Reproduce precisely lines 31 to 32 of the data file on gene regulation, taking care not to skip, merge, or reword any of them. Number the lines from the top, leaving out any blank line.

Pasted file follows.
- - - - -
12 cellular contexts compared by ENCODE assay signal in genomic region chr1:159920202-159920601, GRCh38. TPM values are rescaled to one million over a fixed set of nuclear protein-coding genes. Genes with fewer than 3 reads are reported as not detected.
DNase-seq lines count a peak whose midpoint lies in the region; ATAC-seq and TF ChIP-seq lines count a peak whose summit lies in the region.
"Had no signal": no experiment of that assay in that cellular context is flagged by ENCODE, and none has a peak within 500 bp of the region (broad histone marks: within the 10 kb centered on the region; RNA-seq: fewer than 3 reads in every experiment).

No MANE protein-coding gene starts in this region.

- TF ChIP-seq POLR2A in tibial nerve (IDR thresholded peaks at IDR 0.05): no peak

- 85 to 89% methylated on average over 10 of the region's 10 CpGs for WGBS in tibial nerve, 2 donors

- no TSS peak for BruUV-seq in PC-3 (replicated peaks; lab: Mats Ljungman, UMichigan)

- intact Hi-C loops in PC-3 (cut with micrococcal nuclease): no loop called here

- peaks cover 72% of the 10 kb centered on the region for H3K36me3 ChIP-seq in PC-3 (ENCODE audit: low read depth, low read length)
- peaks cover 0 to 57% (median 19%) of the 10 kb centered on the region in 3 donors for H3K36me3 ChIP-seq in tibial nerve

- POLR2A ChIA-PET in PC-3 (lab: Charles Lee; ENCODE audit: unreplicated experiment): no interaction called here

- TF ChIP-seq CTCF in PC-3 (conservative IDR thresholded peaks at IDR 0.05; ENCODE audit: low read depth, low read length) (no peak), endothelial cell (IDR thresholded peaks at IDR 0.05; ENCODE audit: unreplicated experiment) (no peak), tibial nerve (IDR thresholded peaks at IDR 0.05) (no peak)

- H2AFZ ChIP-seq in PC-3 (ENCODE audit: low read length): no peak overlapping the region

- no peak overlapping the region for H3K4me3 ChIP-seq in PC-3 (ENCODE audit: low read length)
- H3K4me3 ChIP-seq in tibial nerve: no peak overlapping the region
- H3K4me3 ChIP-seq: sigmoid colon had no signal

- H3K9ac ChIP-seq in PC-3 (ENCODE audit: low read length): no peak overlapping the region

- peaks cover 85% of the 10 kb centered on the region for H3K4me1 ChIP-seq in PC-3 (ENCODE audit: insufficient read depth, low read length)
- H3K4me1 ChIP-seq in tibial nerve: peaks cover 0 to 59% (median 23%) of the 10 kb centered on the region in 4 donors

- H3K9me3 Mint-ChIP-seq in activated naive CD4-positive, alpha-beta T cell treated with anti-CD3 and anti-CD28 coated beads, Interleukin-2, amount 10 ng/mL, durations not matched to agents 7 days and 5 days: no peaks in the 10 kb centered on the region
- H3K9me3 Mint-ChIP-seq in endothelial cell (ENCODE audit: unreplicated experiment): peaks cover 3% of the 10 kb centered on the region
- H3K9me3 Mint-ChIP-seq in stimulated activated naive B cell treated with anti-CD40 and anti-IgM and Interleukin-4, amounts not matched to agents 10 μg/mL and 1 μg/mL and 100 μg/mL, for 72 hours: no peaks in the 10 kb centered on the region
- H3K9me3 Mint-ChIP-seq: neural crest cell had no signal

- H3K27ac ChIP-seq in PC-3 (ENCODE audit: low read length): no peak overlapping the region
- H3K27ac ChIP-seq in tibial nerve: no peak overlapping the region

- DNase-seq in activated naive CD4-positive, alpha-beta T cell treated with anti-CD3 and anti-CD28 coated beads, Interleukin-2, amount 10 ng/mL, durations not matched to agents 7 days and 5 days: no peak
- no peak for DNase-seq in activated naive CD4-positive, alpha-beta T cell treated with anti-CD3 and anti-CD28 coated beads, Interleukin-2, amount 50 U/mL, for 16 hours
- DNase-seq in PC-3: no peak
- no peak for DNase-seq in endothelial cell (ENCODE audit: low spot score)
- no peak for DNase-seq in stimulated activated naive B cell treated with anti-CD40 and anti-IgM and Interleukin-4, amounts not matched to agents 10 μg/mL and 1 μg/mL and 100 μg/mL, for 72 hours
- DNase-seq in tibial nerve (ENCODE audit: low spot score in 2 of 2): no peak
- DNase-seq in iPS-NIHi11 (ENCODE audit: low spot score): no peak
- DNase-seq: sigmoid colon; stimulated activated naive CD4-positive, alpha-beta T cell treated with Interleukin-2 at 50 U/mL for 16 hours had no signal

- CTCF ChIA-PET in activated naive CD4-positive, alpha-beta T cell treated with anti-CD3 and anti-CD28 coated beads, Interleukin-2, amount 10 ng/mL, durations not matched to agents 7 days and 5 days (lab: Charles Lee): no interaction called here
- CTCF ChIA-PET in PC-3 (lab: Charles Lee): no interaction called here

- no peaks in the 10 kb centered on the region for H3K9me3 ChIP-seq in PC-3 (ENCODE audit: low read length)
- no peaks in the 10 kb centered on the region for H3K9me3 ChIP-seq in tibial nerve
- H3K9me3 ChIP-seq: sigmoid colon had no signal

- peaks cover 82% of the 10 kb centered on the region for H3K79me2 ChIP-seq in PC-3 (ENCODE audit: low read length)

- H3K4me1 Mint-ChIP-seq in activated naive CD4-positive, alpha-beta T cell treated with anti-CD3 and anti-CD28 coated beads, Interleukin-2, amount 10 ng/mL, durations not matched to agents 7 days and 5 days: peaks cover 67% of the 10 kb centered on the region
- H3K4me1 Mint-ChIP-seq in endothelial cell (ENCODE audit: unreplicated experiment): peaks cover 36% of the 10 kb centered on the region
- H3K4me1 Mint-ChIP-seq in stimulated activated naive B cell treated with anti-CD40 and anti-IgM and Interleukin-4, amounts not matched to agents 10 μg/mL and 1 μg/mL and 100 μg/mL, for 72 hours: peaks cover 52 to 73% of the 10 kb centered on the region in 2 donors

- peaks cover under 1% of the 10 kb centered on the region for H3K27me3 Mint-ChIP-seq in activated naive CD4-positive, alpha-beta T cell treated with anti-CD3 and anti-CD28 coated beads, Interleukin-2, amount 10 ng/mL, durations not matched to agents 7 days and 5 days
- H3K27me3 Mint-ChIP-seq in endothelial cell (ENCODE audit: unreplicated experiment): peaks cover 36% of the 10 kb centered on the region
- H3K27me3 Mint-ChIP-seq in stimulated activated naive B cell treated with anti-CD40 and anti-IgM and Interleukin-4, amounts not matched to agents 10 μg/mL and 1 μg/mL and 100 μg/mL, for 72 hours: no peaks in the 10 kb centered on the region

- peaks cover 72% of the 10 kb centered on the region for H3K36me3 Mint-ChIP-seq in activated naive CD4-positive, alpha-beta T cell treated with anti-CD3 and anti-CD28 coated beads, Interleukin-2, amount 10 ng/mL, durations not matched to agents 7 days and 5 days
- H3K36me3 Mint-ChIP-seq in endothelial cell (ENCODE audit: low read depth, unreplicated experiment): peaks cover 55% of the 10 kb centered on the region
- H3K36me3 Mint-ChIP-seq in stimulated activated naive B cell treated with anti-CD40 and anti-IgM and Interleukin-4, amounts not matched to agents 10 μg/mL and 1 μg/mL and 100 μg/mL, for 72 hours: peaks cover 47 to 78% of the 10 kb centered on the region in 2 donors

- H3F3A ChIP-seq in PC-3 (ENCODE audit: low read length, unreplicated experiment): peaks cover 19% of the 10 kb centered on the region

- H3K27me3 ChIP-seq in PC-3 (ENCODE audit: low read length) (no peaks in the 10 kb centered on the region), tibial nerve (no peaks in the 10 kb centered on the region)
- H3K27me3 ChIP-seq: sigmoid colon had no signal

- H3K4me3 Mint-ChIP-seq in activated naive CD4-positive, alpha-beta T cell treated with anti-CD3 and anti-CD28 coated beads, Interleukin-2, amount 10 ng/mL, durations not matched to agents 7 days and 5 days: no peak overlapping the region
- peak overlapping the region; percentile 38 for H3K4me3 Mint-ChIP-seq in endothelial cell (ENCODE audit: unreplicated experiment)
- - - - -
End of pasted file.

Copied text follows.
- DNase-seq in tibial nerve (ENCODE audit: low spot score in 2 of 2): no peak
- DNase-seq in iPS-NIHi11 (ENCODE audit: low spot score): no peak